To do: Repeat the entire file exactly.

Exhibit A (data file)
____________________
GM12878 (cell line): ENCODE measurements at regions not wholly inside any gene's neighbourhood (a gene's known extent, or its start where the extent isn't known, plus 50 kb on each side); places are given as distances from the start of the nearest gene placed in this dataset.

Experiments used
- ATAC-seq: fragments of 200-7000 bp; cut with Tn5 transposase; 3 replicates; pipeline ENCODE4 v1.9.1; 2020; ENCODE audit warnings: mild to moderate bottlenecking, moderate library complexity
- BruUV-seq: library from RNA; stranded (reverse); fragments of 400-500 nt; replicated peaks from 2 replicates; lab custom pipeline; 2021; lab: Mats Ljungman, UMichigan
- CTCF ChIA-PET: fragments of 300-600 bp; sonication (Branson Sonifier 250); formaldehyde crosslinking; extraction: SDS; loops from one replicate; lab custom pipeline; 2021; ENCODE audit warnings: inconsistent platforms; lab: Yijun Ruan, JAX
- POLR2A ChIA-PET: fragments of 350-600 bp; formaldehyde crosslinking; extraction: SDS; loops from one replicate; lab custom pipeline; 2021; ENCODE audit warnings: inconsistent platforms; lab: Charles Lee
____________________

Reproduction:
GM12878 (cell line): ENCODE measurements at regions not wholly inside any gene's neighbourhood (a gene's known extent, or its start where the extent isn't known, plus 50 kb on each side); places are given as distances from the start of the nearest gene placed in this dataset.

Experiments used
- ATAC-seq: fragments of 200-7000 bp; cut with Tn5 transposase; 3 replicates; pipeline ENCODE4 v1.9.1; 2020; ENCODE audit warnings: mild to moderate bottlenecking, moderate library complexity
- BruUV-seq: library from RNA; stranded (reverse); fragments of 400-500 nt; replicated peaks from 2 replicates; lab custom pipeline; 2021; lab: Mats Ljungman, UMichigan
- CTCF ChIA-PET: fragments of 300-600 bp; sonication (Branson Sonifier 250); formaldehyde crosslinking; extraction: SDS; loops from one replicate; lab custom pipeline; 2021; ENCODE audit warnings: inconsistent platforms; lab: Yijun Ruan, JAX
- POLR2A ChIA-PET: fragments of 350-600 bp; formaldehyde crosslinking; extraction: SDS; loops from one replicate; lab custom pipeline; 2021; ENCODE audit warnings: inconsistent platforms; lab: Charles Lee